Wed, 27 Sep 2023

TOKYO, June 8 (Xinhua) -- Japan's benchmark Nikkei stock index closed lower Thursday as investors opted to book further profits amid fears the market could be overheating, while central banks hiking rates sparked concerns over higher borrowing costs.

The 225-issue Nikkei Stock Average dropped 272.47 points, or 0.85 percent, from Wednesday to close the day at 31,641.27.

The broader Topix index, meanwhile, lost 14.80 points, or 0.67 percent, to finish at 2,191.50.

Local brokers said that following the market's recent 33-year closing highs, investors were keen to take profits as technical indicators suggested the market could be overheating.

"Based on how overheated Japanese stocks have been, market participants are selling based on the expectation that there will be significant downward movement in the coming days," Seiichi Suzuki, chief equity market analyst at Tokai Tokyo Research Institute, was quoted as saying.

Analysts here also pointed to Australian and Canadian central banks opting to raise their interest rates, raising the prospect that the U.S. Federal Reserve may follow suit to combat inflation, despite the negative impact this will have on its economy, including increased borrowing rates.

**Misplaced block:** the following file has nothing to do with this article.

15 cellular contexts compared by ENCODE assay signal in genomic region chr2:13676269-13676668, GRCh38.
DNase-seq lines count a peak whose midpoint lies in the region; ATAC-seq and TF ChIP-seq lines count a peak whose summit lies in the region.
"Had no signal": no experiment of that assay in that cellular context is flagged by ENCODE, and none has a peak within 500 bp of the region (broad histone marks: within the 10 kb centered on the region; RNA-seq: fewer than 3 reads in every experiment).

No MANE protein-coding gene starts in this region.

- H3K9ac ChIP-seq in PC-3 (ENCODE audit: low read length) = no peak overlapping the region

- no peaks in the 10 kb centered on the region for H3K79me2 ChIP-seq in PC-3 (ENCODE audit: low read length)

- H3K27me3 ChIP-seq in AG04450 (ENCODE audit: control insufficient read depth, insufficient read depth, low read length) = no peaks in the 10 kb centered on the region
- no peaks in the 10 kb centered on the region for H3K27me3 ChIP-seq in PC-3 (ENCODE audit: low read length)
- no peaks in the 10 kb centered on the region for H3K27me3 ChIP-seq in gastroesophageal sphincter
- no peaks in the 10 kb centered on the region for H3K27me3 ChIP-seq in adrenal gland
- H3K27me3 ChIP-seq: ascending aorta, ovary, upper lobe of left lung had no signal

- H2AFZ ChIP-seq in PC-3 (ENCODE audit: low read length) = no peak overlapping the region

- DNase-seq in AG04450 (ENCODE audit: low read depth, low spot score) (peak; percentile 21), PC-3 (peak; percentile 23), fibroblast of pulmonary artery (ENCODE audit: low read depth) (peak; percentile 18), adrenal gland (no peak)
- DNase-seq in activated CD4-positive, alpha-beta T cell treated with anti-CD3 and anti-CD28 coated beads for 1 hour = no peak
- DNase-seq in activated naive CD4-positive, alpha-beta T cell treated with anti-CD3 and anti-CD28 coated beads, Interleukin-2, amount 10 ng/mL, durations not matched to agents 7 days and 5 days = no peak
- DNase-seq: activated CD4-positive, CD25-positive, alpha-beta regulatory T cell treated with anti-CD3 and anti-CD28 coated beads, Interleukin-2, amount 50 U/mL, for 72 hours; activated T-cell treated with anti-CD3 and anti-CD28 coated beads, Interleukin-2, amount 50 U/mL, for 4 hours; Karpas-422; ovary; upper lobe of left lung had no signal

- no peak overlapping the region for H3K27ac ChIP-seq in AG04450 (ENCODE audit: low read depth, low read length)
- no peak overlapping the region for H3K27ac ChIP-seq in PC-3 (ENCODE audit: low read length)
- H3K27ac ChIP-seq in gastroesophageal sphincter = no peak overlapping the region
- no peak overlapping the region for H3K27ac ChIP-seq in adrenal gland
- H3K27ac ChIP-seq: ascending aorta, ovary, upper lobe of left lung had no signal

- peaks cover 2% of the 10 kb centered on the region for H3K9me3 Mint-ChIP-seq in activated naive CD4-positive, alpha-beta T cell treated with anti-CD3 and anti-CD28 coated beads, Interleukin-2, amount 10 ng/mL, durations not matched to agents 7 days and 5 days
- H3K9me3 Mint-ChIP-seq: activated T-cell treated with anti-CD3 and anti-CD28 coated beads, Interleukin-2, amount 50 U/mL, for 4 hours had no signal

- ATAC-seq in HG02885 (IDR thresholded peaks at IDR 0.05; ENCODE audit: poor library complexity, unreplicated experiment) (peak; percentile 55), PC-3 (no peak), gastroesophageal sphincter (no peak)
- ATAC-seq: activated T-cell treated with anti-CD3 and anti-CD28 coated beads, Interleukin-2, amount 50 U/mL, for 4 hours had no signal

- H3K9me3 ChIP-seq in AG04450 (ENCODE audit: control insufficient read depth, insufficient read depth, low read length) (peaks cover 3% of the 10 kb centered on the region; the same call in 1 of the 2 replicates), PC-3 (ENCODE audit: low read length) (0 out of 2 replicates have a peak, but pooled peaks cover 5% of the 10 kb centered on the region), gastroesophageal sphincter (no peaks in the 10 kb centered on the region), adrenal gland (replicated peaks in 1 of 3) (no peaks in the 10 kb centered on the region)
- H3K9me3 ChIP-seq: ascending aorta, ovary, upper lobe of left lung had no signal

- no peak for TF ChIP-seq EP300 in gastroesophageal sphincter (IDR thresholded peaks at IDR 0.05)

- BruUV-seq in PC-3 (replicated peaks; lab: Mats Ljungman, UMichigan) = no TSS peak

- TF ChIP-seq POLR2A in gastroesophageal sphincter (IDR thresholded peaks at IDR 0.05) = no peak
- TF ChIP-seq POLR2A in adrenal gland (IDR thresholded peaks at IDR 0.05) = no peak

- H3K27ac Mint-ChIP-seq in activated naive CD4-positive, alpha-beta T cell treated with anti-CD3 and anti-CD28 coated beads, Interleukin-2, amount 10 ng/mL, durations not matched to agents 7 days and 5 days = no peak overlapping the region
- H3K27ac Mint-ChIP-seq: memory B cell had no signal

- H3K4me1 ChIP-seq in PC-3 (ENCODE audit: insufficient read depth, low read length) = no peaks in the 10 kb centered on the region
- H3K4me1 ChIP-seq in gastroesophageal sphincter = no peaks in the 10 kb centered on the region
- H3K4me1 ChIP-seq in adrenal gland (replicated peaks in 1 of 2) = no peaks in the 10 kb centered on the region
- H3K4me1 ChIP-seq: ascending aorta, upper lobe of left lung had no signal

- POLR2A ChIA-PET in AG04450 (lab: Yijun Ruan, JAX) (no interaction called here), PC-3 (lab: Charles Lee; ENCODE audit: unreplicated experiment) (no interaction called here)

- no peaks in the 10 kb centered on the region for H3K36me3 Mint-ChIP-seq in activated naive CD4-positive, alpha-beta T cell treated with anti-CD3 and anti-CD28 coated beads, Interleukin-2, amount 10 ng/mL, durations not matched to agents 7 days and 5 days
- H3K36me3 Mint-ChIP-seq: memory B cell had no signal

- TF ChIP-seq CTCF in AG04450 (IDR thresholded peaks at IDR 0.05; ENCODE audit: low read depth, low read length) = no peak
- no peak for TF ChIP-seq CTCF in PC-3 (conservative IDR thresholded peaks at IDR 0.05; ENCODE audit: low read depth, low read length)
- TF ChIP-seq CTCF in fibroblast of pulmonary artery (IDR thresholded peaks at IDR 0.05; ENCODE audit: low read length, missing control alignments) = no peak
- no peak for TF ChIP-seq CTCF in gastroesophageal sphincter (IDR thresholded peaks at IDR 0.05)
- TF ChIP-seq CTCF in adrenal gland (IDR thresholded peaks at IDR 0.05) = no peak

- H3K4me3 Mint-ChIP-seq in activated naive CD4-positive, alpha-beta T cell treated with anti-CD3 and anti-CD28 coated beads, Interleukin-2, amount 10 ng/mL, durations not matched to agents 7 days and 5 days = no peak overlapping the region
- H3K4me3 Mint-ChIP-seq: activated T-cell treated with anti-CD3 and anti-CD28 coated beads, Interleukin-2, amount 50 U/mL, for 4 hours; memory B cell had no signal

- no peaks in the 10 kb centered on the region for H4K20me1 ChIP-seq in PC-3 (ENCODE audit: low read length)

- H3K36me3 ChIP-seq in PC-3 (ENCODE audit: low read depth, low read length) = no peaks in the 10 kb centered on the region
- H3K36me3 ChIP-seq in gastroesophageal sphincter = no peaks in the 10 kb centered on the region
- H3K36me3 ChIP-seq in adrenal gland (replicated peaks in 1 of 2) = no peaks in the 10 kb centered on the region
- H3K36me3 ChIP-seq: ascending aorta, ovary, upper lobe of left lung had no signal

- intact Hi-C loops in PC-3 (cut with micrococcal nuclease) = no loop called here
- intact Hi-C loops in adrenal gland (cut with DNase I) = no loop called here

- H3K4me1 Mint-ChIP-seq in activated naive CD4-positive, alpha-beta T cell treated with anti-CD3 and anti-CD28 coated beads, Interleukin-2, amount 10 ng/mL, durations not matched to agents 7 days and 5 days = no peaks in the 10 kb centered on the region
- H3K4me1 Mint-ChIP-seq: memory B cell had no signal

Market strategists said high-technology issues weighed on the market, following the tech-heavy Nasdaq losing ground overnight.

As a result, Fujitsu dropped 2.0 percent, while online game company Nexon fell 6.6 percent.

Among highly-capped chip issues, Tokyo Electron lost 4.2 percent, while Advantest fell 3.8 percent.

Chipmaker Renesas Electronics Corp., meanwhile, ended 3.9 percent lower, while heavily-weighted air-conditioner maker Daikin Industries dropped 4.4 percent.

Sharp Corp. was a notable winner, however, ending 3.2 percent higher.

By the close of play, precision instruments, information and communication, and real estate issues comprised those that declined the most.

The turnover on the Prime Market on the penultimate trading day of the week came to 3,716.9 billion yen (26.58 billion U.S. dollars).

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